From 1962’s In Concert onwards, Joan Baez has produced a string of live albums which rank among her very best work. Bowery Songs is one such, demonstrating what a vital and compelling artist Baez remains in her 60s, especially in a live setting. Starting with the a cappella benediction of “Finlandia” and ending with Steve Earle’s “Jerusalem,” the set mixes old folk (Guthrie’s “Deportees”), very old folk (“Silver Dagger”), new folk (Earle, Greg Brown) and a couple of Dylans for good measure, presenting the material as one seamless story.
Vampire Weekend (2008) - Vampire Weekend
With its cool Afro-pop rhythms, ska guitars and arch, allusive lyrics, Vampire Weekend’s debut might be the feel-good album of the decade. Substantial, too. Not long to wait now for the new one.
Funeral (2004) - Arcade Fire
Epic, yet intimate, and entirely exhilarating.
Time (The Revelator) (2001) - Gillian Welch
“You be Emmylou and I’ll be Gram…” Roots music at its most hermetic and mysterious: stark, strange, beautiful.
Whatever People Say I Am, That’s What I’m Not (2006) - Arctic Monkeys
The catchy hooks were expected; the razor-sharp lyrics weren’t. Funny, swaggering, finely detailed slices of Sheffield life encompassing takeaways, boozy nights on the town, “mardy bums” and the odd bit of police brutality. As good as everyone once pretended Oasis were.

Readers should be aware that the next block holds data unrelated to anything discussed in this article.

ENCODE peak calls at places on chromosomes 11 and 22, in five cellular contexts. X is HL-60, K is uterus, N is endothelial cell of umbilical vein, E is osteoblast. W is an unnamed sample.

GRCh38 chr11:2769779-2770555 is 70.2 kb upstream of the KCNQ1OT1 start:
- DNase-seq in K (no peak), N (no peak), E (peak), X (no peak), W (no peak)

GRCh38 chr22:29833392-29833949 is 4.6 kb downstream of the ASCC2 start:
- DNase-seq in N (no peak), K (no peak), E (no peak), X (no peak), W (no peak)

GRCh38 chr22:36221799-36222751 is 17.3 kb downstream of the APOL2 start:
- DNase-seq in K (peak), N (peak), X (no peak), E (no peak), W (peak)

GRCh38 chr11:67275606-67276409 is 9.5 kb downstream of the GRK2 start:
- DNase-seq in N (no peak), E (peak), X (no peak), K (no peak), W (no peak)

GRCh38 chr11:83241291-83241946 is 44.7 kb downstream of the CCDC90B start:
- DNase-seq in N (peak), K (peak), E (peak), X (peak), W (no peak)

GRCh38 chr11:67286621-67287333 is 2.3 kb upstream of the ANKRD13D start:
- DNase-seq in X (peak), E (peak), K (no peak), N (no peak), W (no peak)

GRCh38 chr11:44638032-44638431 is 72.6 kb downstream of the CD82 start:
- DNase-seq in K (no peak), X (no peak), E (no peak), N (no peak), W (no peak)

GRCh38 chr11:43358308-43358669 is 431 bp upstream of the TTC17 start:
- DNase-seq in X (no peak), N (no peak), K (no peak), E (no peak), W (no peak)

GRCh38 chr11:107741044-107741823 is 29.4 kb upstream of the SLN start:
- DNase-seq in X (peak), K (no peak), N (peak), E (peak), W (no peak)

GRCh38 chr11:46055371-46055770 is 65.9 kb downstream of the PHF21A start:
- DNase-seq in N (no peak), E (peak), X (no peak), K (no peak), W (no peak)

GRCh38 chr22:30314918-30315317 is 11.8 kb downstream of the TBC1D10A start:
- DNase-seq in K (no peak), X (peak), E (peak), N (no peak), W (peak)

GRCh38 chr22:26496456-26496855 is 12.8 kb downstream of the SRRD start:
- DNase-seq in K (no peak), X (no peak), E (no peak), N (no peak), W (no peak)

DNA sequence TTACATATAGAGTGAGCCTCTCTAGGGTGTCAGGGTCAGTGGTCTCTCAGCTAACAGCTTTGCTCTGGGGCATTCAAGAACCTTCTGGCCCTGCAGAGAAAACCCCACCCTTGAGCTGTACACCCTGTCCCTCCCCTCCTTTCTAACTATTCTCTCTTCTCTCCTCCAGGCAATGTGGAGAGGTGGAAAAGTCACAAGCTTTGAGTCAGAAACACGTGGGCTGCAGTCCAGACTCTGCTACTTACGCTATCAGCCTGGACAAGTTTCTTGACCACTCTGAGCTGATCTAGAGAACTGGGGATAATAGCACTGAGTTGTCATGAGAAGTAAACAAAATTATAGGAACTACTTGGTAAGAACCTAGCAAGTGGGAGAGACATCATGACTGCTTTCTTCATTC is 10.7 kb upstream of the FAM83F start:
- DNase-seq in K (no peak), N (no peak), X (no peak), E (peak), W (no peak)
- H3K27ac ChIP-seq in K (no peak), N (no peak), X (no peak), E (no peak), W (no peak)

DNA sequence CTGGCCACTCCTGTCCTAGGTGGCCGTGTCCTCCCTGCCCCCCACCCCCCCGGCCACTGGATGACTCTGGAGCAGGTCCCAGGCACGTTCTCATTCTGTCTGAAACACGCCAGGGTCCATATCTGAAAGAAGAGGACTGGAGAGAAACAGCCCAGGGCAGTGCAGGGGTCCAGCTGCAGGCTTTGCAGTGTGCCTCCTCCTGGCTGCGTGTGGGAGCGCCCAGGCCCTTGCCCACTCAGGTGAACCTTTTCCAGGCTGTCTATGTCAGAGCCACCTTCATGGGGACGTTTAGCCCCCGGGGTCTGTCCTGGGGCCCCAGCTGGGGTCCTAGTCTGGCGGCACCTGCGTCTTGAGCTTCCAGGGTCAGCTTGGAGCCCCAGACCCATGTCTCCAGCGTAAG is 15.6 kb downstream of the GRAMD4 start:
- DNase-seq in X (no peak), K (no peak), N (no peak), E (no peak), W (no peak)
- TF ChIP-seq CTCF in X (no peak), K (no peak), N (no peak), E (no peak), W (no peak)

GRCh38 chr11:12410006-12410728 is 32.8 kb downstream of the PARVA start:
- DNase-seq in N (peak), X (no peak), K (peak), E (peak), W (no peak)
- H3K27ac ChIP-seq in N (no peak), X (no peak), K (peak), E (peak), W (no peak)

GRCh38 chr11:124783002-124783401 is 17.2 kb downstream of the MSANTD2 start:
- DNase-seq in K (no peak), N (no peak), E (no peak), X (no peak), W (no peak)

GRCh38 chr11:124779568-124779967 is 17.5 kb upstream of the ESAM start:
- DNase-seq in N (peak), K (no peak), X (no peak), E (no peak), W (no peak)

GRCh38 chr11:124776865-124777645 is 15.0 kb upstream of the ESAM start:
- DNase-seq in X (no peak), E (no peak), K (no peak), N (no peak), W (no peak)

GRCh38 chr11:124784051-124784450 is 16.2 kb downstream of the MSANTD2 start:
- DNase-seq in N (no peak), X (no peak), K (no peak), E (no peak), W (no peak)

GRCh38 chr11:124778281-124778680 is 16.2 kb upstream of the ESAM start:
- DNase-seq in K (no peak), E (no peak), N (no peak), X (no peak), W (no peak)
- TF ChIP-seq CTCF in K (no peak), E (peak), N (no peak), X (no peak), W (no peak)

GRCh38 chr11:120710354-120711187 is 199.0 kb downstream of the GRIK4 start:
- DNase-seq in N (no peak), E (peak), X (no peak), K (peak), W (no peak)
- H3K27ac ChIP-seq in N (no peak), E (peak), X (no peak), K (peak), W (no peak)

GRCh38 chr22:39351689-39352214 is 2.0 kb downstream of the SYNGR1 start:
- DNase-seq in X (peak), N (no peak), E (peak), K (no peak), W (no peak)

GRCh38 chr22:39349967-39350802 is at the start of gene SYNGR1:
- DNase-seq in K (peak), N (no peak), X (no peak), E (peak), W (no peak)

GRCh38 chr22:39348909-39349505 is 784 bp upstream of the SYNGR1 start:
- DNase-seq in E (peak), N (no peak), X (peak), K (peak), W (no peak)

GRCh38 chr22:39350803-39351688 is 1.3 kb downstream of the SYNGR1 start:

Blues and Lamentations (2006) - Kate Campbell
Campbell synthesises Southern music traditions here with effortless grace.
Caroline, Or Change (2003) - Tony Kushner [book/lyrics] and Jeanine Tesori [score]
On stage or on record, Kushner and Tesori’s rich, political people’s opera - combining jazz, blues, Motown, classical and Klezmer - proved equally powerful and compelling.
Modern Guilt (2008) - Beck
Beck released better-received, more ambitious albums this decade but none that involved or moved me more than Modern Guilt.
Thursday, 24 December 2009
Five to watch about this time of year.
“This is my house - I have to defend it.” Slapstick violence, vigilantism, and family values, Hughes -style. A childhood obsession, this one. Don’t mess with the Culkin.
“And that’s how I found out there wasn’t a Santa Claus…”
I love grumpy papa Guy Marchand dragging a Christmas tree through the Paris streets.
Christian Carion’s sincere and touching film about the Christmas truce.
It’s A Wonderful Life
Must we? Oh, go on then.
Wednesday, 23 December 2009
Limbo [dir. John Sayles]
Topsy-Turvy [dir. Mike Leigh]
American Beauty [dir. Sam Mendes]
1999 releases strictly speaking, but since these movies didn’t reach this sceptred isle until 2000 they started the decade as far as I’m concerned. And what a start. For me, the 00s offered no better films than Paul Thomas Anderson’s thunderous yet tender emotional epic, John Sayles’s profound exploration of the concept of risk, Mike Leigh’s thrilling anatomisation of the collaborative creative process, and Sam Mendes’s soulful and subversive study of rebellion in the 'burbs. Provocative, intelligent, deeply felt movies all.
Under the Sand (Sous le Sable) [dir. Francois Ozon] (2001)
A classic of first-person cinema: Ozon’s haunting, anti-closure masterpiece of mourning and melancholia.
Talk To Her (Hable con Ella) [dir. Pedro Almodóvar] (2003)
One of Almodóvar’s finest: elegant, surprising, deeply moving, all-of-a-piece.
Uzak [dir. Nuri Bilge Ceylan] (2003)
Ceylan’s droll, sad portrait of two cousins (mis-)connecting in wintry Istanbul.
The House of Mirth (2000) [dir. Terence Davies]